And that day came. It was boring to read books on design, crime fiction and I bought a history book. It was about the life of Julius Caesar, I knew who he was and I knew what he had done, but I wanted to read it and refresh my memory.

From that day, I started buying more and more books of history. Extending the story from 44BC in all directions. After that day (11 years ago) I can say that my life changed a lot.

Now things are different. If you're at a party or at someone's home with friends and history appears as a topic of conversation, everyone says something but rarely agrees with the story itself. It is normal to hear more nonsenses than good facts or stories, and this is how you begin to tell the history for the rest so they understand it, and they realize that you tell in a much more attractive way than a school teacher. Everyone looks at you so mesmerized that once you finish, never, ever, you regret having learned about the story itself.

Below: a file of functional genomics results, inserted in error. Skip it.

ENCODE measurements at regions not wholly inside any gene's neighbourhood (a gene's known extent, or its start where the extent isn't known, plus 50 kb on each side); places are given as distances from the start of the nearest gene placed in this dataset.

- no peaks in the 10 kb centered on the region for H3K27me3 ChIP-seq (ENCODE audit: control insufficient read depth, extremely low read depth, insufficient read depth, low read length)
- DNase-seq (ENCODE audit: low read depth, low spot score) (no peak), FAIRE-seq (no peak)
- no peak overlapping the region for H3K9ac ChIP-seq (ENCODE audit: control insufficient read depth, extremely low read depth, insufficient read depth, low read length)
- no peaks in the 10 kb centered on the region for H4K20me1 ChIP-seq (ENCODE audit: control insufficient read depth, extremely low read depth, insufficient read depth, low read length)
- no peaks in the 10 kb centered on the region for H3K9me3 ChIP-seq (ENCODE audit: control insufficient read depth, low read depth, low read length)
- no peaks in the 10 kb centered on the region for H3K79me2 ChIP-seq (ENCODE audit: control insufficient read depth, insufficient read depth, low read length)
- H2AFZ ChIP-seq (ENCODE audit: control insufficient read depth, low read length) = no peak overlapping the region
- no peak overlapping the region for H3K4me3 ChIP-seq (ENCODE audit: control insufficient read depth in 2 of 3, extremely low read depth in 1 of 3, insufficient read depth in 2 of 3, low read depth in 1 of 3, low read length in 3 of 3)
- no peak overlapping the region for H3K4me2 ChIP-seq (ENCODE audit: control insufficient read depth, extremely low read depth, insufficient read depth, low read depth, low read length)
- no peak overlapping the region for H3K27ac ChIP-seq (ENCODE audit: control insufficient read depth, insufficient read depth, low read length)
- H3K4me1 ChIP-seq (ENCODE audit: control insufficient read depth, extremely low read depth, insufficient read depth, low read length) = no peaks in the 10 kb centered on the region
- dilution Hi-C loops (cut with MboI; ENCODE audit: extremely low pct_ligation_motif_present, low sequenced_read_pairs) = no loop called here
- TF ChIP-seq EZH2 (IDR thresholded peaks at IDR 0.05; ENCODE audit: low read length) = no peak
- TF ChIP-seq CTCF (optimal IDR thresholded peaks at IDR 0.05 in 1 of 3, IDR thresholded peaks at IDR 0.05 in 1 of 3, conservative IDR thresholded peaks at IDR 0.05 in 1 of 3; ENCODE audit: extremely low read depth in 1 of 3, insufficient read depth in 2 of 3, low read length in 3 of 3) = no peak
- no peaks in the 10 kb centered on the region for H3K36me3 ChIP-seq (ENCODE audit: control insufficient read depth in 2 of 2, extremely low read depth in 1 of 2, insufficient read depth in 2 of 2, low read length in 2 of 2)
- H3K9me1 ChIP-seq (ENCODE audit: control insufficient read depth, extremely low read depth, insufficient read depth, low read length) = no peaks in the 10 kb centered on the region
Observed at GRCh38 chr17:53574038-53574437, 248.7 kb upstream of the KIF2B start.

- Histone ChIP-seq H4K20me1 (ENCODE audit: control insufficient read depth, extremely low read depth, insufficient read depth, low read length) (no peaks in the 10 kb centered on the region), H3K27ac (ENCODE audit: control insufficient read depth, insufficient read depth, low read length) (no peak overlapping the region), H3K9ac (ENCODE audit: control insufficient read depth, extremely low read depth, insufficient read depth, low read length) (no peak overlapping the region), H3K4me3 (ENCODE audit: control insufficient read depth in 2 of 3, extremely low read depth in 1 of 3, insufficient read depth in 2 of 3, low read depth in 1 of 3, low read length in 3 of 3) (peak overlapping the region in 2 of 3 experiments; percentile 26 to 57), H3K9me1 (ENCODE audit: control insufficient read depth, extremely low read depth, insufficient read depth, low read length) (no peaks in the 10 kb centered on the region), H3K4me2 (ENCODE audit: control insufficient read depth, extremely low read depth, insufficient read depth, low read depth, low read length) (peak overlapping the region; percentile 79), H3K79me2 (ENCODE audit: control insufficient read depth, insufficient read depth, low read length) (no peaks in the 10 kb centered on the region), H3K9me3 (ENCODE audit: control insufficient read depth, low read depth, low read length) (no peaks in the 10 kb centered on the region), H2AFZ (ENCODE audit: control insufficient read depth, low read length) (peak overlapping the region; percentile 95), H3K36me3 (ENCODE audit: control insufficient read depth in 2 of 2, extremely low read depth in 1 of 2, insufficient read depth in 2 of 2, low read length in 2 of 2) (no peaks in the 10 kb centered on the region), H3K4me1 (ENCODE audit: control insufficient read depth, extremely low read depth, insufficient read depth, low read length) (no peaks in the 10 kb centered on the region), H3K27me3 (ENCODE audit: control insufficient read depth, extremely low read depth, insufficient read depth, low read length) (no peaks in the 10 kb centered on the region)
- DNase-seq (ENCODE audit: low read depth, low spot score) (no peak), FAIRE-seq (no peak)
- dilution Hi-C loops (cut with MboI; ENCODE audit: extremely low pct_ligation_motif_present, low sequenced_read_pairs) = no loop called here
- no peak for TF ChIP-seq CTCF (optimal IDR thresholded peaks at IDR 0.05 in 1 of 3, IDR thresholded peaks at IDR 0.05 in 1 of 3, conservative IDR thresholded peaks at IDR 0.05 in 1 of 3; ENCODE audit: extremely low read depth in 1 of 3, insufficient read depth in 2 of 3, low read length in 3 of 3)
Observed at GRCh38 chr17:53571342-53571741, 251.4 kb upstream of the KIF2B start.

Good points in good analytic terms, yet to persuade people I'd try to show them an example, to make it real. For example, Here's a brilliant (data-driven!) example of why Sociology is also worth your time: http://www.psmag.com/magazines/pacific-standard-cover-story/...

I wish people would realise that data does come in more forms than just numbers. Numbers are useful, but the social and human sciences have much to teach even when their data is less statistically amenable. Some people are afraid of anything that doesn't have stats in it, and that is their loss!

It's not clear to me why the value of sociology would need to be defended. A good deal of the social graph analysis that's so popular now is built directly on the methods and works of sociologists and social psychologists (Stanley Milgram's small world, Zachary's karate club, etc.) with the big difference between then and now being availability of computational power and data sets.

It seems like a field that has a lot of relevance today, even if perhaps people practice it under different guises.